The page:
The Big Questions
The Big Questions
Leo Philomin (Oblate Priest) gives expert video advice on: Why are we here?; What's going to happen to me after I die?; Can you prove that God exists? and more...
Why are we here?
It's the question of everyone, I guess. For me, God loves, God is love, and I believe that love can't be kept in itself, and God created us, God wanted to share that love with us. The world and everything is part of God's creation. I believe that. Part of my presence here is to be able to experience how God is loving us in this world and to be able to communicate that love of God to others. That's what Jesus Christ was about - coming to show us how much we're loved and helping us to show other human beings how to love, and how we are loved by God. That's the destiny, and my presence here is in order to enjoy God's love.
What's going to happen to me after I die?
I have a sense that it's about returning into God's light. It's about being able to share forever, in complete freedom, the love that I've only glimpsed through a mirror in a sense in this life. Our destiny is to be with God, and, for me, I don't know what that's going to be like. All I know is that Christ has said to us, through the Scriptures, through the Gospel, through the Church, that He wants us to be one with the Father. And the Father is God. Father, Son, and Holy Spirit, the life of God is what I'm called to enjoy. Whatever that might look like, that is the destiny that I hope for, and I live by.
Why does God let bad things happen in the world?
Firstly, I don't think God allows anything bad or good to happen. God has created us, and the beauty of love is the freedom that he has given to us. When God has created us with love, I believe that he opens himself out to being vulnerable. When we truly love someone, we give them the freedom to choose to love us or not. The vulnerabilty of loving is to allow the other person to say, “ Actually, I don't want to be here. I'm going away.” You can't do anything about it, that is real love. That's what God did with us. But the freedom of choice for us is the freedom to choose God, or not to choose God. In life, it's difficult. Life is complex. With complexity and with human beings, we hurt one another, and we do love one another, and we hurt one another. All that happens to us. Bad things happen to us. A lot of bad things are done by selfish people, or self-centered people. But then you can look at things like illnesses and natural disasters. I don't say that it's God who does it. I think they happen, and my presence to those things is, “What does this tell me about who God is for me? What is God asking me? How is he asking me to respond when someone is ill and dying? How is God asking me to be his presence?” In the Tsunami that killed so many people in Sri Lanka on Boxing Day, on St. Stephen's Day, the day after Christmas. What is God telling me when I celebrate Easter Saturday with all the joy and pomp and the worship, and everything that goes on. During that week, to hear that the worst fatality in Iraq, for the lcoal people, and the soldiers who're dying. Where do these sit together? It's what I struggle with, I can't explain them well, but all I know is that God is asking me to bring hope to these situations. He's asking me what my response is when these are happening; and through me somehow, to bring God's presence alive. One of the best things I heard is a South American Bishop who said that, “Even in the moments of disgrace, grace is present.” Even in the most baddest of events, something of God is also present. How can I allow that to be present through me? How can people of faith allow God to be present in whatever is happening that is considered as bad in the world, or unimaginable that God would leave us in this.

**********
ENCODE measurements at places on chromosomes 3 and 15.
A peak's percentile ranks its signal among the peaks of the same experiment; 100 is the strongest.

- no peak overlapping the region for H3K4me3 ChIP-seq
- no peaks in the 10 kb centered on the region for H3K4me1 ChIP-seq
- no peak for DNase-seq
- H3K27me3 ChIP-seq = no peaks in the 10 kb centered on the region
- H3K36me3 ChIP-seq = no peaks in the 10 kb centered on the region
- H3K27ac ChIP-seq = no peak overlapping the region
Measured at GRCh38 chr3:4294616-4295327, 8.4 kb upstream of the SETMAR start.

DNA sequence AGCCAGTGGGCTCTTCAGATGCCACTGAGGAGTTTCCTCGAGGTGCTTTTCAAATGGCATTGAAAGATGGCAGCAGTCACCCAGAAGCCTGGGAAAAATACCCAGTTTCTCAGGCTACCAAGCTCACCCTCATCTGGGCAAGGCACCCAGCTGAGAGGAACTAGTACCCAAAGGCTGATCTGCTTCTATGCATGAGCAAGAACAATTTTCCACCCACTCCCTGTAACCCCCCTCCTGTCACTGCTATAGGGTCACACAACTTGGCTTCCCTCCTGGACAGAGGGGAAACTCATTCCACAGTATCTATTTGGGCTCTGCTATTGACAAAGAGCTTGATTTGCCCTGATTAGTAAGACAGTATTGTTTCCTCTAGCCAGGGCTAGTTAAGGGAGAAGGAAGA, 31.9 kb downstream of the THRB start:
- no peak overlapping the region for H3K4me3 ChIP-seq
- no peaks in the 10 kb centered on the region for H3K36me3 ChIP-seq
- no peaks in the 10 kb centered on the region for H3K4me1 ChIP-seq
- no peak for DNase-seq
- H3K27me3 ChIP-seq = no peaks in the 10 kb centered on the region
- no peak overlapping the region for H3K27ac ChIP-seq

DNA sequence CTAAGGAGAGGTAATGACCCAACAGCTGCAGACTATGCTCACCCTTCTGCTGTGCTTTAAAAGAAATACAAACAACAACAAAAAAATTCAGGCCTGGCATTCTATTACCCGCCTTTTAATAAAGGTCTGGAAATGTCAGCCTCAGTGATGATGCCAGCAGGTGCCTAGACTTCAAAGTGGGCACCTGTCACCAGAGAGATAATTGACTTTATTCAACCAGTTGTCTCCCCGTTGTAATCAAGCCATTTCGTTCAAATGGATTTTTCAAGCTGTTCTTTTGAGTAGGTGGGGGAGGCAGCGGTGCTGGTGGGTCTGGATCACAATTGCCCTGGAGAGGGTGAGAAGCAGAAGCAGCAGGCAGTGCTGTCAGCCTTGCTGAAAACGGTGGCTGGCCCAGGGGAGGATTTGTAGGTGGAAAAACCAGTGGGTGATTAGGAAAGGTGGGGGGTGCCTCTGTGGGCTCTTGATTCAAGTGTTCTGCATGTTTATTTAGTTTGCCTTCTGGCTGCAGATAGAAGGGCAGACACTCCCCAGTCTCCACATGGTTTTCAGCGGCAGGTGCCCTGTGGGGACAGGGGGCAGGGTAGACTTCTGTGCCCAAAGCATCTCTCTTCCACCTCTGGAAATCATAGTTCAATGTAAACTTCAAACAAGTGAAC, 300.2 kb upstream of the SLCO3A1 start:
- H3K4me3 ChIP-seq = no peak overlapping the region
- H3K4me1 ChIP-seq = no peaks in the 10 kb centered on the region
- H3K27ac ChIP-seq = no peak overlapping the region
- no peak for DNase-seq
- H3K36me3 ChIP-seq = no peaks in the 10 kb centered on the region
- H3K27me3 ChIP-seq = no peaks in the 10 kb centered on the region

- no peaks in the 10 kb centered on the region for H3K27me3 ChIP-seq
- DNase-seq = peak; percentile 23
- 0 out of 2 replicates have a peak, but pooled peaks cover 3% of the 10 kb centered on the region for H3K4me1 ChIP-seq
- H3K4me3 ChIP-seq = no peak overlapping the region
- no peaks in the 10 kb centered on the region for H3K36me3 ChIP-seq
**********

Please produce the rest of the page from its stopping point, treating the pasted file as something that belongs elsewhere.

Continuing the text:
Can you prove that God exists?
What convinces me that God exists, or God is present, is just in terms of people that I have met, like when I think about my childhood, my memories of it. People of faith. I'm talking about my two uncles who were priests. My memories of joy and freedom and laughter and fun come from these men visiting us. There was always that sense of “you can do anything you want here” and they were really friendly. And then people who have inspired me to become my best are people who have been religious, who have had faith as part of their life: my relations, church. Helping one another is important. The other thing I find is that just in the goodness of people when I meet them. Just some of the most heart rending stories that people have to tell and as a priest you would meet that very often. If there is no God, then where is this hope that the people have coming from? Because there is so much hope in those people, they've gone through everything, some of them. They've lost everything and there is still hope and that has to be something of a miracle in our world. And God is who gives us that hope, and then I would be inspired. I've been inspired by people of faith like Mother Theresa, Bishop Tutu in South Africa, Bishop Hurley also, one of our oblate bishops in South Africa who worked for the change that happened there, who gave their lives in different ways. And just in a personal conviction, deep down, I'm a Christian because I'm loved. I can't explain to you why, but deep down I know I'm loved. It comes from my family, my people that I'm around and everything else. But you can take them all way and somehow I know I'm still loved and that's a conviction and that for me is God telling me that.